Out of the 9 million of us Brits who tuned in on Saturday night to watch the hanging, drawing and quartering of Mr Abraham, we knew deep down in our hearts, we were in for the stake. Yet we still subject ourselves and in a previous report from my good self, even if we had won, we would not have celebrated but would have had to go and take a lie down – we can’t win – we don’t know how to react.

The weather still would have been the same today, whether we had won or not and would our mood have been any different – I guess not – we are a fickle country and if we can find fault in either ourselves or other countries, we will. We are Brits and proud of being so, so on that note, we will do what we always do, fold our arms tightly, say “We told you so,” and join in next year for the more of the same....

After all, we don’t like change, do we....?

©mduffy 2008-05-26

Friday, April 25, 2008

A Few Of My Favourite Things - A Profile....

Taking Views Beyond The Fridge


Okay during the daytime

Local Favorites:
The eldery chap who lives at number 2 and the two Border Collies who live at the end of my road

I Belong To:
My cat - she owns me.

When I'm Not on Topix:
I am writing for nothing somewhere else

Read My Forum Posts Because:
I'd read them if it was me

I'm Listening To:
The voices inside my head

Read This Book:
Tricks Of The Mind by Derren Brown

Favorite Things:
Theatre, books, Richard E Grant's legs and 1970's music

On My Mind:
Being a great writer and a profound thinker and why you cannot buy Fruit Salads anymore

Blog / Website / Homepage:

I Believe In:
Anything that educates, inspires and generally puts your faith back in humanity, oh yes, and eternal youth - it's a long shot....

Wednesday, April 16, 2008

The Tragedy Of A Much Loved And Irreplacable Children's Entertainer

Mark Speight, who has been missing for six days, has been found dead at a London train station, presumed hanged. It is the end of a tragic story of two people of incredible talent, and lives destroyed by drink and drugs...

Today in the UK, we mourn the loss of someone who could even be described as 'iconic.' He was a much loved children's TV presenter who had entertained both children and parents for over a decade with his wacky and wild approach to educational and artistic TV.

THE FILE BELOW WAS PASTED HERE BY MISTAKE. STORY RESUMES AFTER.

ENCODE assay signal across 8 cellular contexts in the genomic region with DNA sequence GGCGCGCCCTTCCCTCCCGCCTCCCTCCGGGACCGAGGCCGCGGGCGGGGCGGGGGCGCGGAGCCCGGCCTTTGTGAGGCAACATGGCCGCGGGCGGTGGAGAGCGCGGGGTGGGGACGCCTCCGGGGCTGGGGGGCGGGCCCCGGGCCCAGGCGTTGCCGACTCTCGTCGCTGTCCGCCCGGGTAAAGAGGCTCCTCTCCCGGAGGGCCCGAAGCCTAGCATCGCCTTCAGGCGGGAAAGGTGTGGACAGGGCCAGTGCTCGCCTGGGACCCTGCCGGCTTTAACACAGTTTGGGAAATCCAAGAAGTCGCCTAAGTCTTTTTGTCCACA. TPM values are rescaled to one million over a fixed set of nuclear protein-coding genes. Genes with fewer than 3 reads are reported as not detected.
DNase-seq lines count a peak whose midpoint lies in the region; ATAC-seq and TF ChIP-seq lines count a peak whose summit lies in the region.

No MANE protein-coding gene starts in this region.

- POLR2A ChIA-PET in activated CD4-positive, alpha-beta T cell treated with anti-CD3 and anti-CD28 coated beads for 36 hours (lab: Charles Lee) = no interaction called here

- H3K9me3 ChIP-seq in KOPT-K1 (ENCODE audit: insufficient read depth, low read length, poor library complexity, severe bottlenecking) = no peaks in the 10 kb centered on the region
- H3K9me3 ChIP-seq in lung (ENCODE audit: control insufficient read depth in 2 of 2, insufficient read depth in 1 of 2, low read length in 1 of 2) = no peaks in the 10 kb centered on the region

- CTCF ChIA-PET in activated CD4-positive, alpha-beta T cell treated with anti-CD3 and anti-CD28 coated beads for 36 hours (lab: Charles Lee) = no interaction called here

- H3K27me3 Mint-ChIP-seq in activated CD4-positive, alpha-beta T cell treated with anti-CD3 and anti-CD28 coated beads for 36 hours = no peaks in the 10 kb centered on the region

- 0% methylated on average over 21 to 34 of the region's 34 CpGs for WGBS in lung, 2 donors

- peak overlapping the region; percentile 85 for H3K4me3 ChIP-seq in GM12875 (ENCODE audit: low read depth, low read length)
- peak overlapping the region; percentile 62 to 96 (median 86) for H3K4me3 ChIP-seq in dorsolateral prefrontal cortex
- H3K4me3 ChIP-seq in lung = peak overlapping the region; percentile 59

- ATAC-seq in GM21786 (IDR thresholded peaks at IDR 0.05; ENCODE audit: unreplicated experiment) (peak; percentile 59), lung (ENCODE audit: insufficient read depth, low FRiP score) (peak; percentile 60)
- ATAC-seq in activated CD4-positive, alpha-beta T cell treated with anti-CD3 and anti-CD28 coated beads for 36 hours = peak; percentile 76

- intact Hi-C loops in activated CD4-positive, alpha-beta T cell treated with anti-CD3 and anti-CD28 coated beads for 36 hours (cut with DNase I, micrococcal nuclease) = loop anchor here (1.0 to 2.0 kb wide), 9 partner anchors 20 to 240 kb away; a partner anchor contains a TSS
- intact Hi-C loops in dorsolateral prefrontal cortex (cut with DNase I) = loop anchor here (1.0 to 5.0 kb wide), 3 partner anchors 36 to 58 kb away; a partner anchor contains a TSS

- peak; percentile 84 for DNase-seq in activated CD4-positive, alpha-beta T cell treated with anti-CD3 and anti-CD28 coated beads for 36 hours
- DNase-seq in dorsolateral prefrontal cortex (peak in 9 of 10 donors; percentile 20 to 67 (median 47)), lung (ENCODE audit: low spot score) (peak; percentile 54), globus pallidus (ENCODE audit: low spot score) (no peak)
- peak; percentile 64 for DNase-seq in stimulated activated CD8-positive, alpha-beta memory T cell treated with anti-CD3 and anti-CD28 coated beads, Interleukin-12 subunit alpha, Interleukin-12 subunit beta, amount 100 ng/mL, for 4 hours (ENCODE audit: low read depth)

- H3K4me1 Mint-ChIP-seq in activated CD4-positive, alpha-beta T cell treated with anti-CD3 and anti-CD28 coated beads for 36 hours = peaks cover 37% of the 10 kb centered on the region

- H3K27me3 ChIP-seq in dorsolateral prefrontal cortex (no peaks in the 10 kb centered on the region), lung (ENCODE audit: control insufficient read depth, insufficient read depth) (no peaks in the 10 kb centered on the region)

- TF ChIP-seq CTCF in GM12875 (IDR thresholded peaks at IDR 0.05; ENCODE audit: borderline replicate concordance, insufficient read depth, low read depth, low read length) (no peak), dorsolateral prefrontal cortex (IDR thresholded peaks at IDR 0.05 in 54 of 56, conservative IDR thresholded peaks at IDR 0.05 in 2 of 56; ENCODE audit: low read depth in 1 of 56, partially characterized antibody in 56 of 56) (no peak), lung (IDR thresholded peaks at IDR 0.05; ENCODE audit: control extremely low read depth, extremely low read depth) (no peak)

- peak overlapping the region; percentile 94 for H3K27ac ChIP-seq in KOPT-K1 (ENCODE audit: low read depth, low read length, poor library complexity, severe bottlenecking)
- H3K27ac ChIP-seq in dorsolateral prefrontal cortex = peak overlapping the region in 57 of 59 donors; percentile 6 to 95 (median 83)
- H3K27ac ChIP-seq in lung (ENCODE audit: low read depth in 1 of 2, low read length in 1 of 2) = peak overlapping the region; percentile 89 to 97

On screen, he was an enigmatic, presence whom children across the UK and thanks to Sky TV, across many areas of the world, was one of laughter and fun, yet in real life, he had been suffering. After the tragic death of his fiancee in January, his world had taken a dive and the loss had left him in a downward spiral, he had felt, there was no escape from.

Early yesterday morning, Transport police officers found his body in a remote part of one of London's most busiest railway stations, Paddington. There are today, unconfirmed reports that he was found hanging, almost definitely suicide. A post mortem test will show today what and how exactly he died. The death, police say is "unexplained," yet the rest of us know that he had a broken heart since loosing his love, Natasha Collins.

The 42 year old and 31 year model had been presenting a TV show for children when they first got together, but her career in broadcasting failed to take off at such a rate as Speight's did. He had a clearer presence on TV than her, so she moved into modelling and became a familiar face in magazines. The two had shared a flat together in North London, but soon found that their careers led them into a world of drink and drugs. Both figures of priceless talent, ended due to too much "partying."

Three months ago, Mark Speight awoke to find Natasha lying in a bath, full of boiling hot water, dead from an overdose of drink as well as 60% burns across her body. The pair had been quietly "partying" the night before at their home and had both taken a concoction of sleeping pills, drink and cocaine. During the middle of the night, Natasha got up to run herself a bath, but died as a result of an unknown heart defect and scolds to her body. Shortly after Speight was arrested for murder, but released very quickly afterwards, yet he had never recovered. When he had woken after that fateful night, he discovered the horrendous body of his fiancee in the bathroom and since then, had never been able to set foot in the home they shared again.

Over the last three months, Mark had spent every minute at her mother's house, close to Natasha's family, they became a tower of strength for him, but he proved to be not strong enough himself to cope with the loss of his Natasha. This week, the family, including his father and brother mourn the loss of two much loved people.

Where mark had worked on TV, the BBC said in a statement,

[quote]"This is very sad news and our thoughts and sympathies are with Mark's family and friends.
Mark was a hugely talented and very popular presenter for many years." [/quote]

At the officers of [url= t=_blank]Mark's agent, Billy Marsh Associates[/url], Jan Kennedy told BBC News of how much the shock of his death has saddened the company. She said,